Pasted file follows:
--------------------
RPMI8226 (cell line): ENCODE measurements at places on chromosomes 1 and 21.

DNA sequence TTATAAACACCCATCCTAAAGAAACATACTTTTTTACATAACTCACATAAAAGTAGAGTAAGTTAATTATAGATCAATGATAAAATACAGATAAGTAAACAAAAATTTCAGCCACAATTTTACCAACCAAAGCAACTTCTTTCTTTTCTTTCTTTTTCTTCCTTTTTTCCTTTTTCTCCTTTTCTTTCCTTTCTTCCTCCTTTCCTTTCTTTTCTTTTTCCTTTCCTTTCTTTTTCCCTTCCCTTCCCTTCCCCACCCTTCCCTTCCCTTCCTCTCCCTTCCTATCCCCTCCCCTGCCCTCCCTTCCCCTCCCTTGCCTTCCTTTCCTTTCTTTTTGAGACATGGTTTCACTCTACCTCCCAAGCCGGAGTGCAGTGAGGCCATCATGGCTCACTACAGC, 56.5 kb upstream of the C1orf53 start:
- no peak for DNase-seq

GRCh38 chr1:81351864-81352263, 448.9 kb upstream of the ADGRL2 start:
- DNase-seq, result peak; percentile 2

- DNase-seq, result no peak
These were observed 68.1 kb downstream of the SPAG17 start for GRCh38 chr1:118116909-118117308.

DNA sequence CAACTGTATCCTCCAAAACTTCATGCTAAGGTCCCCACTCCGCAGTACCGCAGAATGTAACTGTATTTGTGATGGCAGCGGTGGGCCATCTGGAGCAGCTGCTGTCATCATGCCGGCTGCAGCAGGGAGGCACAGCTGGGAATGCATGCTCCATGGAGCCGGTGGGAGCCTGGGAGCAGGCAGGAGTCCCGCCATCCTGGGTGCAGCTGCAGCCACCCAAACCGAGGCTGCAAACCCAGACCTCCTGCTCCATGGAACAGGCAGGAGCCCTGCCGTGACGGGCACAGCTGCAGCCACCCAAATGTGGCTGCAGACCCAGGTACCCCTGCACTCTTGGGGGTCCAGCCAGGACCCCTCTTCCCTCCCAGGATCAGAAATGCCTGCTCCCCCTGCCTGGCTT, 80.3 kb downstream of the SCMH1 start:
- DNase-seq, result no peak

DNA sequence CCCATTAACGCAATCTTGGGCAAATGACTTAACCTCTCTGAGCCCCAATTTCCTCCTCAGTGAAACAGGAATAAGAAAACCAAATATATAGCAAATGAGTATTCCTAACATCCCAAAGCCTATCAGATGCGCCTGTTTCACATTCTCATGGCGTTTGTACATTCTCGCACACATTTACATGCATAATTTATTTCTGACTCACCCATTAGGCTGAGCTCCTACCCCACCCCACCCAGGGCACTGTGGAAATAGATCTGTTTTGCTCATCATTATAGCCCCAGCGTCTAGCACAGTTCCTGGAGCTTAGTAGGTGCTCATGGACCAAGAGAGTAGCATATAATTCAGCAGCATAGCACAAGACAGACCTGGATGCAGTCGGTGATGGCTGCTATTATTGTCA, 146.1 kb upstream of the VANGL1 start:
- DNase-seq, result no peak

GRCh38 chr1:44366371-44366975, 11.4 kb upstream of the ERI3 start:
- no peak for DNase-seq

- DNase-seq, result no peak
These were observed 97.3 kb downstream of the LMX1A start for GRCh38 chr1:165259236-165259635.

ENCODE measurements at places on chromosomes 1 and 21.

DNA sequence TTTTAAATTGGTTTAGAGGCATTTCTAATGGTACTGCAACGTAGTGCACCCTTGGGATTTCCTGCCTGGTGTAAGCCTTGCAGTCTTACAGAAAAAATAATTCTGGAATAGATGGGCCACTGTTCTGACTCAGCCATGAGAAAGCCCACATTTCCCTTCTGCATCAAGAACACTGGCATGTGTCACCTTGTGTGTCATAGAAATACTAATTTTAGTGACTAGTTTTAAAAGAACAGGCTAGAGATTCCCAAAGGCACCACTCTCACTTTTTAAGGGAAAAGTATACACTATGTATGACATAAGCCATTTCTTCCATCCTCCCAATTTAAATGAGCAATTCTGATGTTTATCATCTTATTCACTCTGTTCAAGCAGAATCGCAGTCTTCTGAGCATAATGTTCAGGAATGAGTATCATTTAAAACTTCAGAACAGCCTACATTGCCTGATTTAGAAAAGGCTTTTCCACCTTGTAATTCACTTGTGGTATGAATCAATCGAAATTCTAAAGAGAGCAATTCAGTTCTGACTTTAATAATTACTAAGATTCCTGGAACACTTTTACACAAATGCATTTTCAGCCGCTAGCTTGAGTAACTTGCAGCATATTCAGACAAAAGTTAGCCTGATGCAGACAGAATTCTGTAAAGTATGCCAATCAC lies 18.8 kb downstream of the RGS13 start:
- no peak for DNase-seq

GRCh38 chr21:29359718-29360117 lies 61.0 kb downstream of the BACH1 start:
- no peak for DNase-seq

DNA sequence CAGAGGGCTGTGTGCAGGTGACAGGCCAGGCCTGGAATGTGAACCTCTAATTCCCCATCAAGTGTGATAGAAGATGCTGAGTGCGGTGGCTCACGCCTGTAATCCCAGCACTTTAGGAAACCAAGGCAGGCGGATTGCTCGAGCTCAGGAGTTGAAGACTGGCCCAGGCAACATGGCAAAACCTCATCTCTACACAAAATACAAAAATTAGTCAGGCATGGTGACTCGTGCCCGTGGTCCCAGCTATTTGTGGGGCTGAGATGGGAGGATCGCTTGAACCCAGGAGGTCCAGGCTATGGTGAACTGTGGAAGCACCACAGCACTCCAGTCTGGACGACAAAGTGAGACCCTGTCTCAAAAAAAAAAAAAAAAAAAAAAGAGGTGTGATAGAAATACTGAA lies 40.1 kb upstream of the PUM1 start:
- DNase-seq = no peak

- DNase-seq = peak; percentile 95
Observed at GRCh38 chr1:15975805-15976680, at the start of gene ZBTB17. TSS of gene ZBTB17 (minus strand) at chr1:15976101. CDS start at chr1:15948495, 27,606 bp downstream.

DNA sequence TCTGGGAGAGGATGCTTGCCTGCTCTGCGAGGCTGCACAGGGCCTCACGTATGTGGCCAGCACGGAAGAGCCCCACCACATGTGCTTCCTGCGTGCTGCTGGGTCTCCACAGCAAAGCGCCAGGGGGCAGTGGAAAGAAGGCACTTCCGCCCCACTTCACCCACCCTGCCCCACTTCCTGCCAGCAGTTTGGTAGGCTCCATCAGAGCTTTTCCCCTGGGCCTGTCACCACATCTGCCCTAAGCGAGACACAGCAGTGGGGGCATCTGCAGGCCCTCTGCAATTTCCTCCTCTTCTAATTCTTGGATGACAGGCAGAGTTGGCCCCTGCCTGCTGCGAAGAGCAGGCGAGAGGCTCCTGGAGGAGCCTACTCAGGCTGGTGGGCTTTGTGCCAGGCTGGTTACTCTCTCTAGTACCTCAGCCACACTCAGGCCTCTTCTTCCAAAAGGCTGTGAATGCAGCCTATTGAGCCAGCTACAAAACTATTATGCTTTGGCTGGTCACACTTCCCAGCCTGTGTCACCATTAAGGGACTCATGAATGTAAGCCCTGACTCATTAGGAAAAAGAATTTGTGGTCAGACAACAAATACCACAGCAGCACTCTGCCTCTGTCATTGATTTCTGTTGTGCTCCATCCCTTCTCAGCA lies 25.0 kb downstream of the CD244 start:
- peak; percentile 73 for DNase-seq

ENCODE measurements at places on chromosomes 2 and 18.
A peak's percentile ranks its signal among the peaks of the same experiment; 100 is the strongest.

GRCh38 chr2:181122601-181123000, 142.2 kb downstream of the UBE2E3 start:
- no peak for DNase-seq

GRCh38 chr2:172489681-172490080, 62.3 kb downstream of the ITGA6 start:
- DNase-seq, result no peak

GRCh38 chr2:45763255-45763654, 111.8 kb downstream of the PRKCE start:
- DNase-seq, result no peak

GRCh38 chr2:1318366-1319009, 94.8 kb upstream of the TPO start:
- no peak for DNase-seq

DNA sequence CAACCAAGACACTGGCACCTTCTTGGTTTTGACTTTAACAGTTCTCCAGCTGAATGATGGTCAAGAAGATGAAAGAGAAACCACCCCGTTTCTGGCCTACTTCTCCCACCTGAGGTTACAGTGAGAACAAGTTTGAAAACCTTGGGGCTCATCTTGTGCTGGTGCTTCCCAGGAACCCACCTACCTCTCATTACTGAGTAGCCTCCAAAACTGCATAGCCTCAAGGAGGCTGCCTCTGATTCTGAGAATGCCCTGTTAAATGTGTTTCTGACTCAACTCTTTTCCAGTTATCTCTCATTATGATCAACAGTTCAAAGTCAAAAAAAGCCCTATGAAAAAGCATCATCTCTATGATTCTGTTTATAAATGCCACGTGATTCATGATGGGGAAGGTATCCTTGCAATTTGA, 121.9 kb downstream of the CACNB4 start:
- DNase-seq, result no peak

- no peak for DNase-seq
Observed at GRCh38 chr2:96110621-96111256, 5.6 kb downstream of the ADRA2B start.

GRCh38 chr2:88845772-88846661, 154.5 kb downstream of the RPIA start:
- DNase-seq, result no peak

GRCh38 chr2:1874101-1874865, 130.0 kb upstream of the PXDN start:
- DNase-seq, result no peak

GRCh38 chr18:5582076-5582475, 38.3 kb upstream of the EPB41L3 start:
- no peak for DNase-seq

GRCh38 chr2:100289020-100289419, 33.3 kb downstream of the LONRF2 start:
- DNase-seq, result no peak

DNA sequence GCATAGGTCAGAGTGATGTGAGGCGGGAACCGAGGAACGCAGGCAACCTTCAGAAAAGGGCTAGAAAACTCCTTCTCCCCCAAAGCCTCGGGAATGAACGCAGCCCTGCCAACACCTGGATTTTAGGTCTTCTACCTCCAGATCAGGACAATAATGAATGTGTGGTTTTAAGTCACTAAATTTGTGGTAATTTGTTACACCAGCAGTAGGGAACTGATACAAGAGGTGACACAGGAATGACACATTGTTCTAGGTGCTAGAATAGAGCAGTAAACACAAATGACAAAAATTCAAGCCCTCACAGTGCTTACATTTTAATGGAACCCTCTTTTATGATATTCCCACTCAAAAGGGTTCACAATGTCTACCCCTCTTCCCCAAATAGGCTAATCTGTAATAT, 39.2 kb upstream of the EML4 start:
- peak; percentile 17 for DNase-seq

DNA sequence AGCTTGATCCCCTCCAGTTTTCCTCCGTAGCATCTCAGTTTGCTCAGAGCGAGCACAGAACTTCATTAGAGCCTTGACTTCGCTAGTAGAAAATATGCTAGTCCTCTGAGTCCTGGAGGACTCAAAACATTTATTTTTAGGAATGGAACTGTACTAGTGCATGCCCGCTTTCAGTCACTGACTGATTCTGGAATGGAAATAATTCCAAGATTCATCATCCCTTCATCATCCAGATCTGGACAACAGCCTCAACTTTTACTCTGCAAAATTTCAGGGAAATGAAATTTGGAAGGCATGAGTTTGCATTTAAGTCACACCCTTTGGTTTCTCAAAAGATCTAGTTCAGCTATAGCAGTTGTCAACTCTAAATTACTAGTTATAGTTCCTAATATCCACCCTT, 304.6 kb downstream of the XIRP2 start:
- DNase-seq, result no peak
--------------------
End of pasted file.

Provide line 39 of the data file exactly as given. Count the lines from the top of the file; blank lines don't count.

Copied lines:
- no peak for DNase-seq